Ulster: Time to Push On
In Northern Ireland's slow-motion struggle between Protestants and Catholics, the short term seems always with us. The long term - peaceful settlement - appears to recede just out of reach as the two sides wrestle for advantage.
Once more, that frustrating - and tantalizing - picture faces the British and Irish governments as they get one side, Sinn Fein, near the bargaining table only to see the other, Protestant Unionists, balk in suspicion.
But to give in to pessimism would be as foolhardy as living by the old math conundrum that if you repeatedly walk half the distance to a door you will never get through it. Too much is at stake for that kind of thinking. Namely: normality of life for 1.7 million predominantly peaceable people in Northern Ireland, the lives of innocents randomly hit by bombs in Britain, and the ability of London and Dublin to get on with normal trade, growth, and shaping European union.
Britain's fresh new Blair government was right to take away the IRA terrorists' excuse for continuing their savage bombing campaign by agreeing to separate talks about decommissioning weapons. London and Dublin were also right to say Sinn Fein would not be admitted to the peace talks until the IRA cease-fire had held over the next six weeks. (That's no sure guarantee, as the IRA's previous breaking of its own cease-fire showed. But it tends to reinforce restraint.)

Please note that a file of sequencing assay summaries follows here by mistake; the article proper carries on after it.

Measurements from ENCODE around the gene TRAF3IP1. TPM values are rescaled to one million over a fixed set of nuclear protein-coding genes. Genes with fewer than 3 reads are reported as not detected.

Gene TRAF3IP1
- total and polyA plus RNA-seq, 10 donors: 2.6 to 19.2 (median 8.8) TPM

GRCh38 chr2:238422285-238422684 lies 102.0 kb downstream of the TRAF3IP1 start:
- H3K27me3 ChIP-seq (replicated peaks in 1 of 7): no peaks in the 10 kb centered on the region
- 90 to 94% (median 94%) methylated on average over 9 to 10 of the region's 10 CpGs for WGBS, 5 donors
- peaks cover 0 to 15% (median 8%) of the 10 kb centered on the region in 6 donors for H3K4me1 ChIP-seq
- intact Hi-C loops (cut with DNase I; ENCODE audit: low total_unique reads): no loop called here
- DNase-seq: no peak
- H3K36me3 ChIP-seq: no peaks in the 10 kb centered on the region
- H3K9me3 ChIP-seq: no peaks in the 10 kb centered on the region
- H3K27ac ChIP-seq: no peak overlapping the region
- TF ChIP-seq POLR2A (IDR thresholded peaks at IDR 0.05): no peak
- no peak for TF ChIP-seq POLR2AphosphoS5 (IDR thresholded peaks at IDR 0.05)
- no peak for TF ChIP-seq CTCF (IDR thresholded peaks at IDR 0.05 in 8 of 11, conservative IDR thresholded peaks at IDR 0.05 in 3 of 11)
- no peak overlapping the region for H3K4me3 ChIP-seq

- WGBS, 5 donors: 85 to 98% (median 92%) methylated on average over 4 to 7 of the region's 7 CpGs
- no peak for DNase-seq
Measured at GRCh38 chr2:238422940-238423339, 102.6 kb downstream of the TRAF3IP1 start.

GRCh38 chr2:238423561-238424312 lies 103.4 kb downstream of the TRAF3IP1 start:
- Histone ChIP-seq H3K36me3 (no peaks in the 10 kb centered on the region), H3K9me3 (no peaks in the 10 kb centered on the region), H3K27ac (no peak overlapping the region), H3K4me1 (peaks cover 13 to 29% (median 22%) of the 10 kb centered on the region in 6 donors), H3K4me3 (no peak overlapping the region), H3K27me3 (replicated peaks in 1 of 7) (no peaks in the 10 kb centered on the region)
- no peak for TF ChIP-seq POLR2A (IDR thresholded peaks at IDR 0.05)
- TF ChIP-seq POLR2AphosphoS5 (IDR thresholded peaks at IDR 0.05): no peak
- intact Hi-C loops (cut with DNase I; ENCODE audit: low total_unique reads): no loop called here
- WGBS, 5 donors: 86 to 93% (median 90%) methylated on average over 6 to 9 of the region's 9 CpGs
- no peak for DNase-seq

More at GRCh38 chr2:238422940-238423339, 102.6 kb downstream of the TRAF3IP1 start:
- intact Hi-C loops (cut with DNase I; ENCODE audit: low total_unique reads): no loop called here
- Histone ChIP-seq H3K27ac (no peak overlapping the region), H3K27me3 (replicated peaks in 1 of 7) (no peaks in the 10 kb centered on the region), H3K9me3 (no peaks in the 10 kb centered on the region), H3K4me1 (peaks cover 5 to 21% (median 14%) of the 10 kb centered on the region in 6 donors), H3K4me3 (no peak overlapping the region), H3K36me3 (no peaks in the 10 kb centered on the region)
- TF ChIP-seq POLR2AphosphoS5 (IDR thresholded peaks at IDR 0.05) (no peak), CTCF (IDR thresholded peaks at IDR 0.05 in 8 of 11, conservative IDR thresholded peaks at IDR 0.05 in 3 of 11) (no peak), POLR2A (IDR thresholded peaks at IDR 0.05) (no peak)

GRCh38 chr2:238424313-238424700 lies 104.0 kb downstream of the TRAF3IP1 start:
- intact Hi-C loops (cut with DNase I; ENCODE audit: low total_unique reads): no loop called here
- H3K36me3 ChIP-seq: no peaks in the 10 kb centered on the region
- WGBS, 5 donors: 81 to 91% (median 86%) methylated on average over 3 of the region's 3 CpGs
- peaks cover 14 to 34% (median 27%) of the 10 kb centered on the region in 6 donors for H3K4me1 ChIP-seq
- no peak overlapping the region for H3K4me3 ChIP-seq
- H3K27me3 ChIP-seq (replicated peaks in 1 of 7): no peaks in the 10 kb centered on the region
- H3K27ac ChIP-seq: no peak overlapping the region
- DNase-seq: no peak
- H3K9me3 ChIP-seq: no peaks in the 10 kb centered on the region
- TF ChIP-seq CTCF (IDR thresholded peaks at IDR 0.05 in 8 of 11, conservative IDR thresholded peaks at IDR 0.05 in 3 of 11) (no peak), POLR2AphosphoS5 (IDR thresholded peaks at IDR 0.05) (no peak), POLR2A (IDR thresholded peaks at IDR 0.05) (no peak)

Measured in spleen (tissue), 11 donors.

Now it's up to the understandably wary moderate Unionists to stay in the talks and test Sinn Fein's willingness to seek a compromise that could build relations between the opposing communities - as they have been built between Britain and Eire through the years.
Two factors will shape the ultimate outcome. One is demographics. The Catholic community in Northern Ireland, now a 43 percent minority, is gaining in population proportion. Over time, this creates pressure on today's majority Protestants not to wait too long. The second factor is the history of revolutions. Terrorists, like the notorious French Jacobins, cannot survive any degree of success without losing their bitter momentum. A solid majority of the very population group for which they fight invariably opts for normal life, given a decent opportunity.
Working with those factors, it's up to Britain and Eire to corral the two belligerents into a sequence of confidence-building measures. Their test is under way now. In order to get serious consideration of such confidence- building they must get both sides to the bargaining table this September.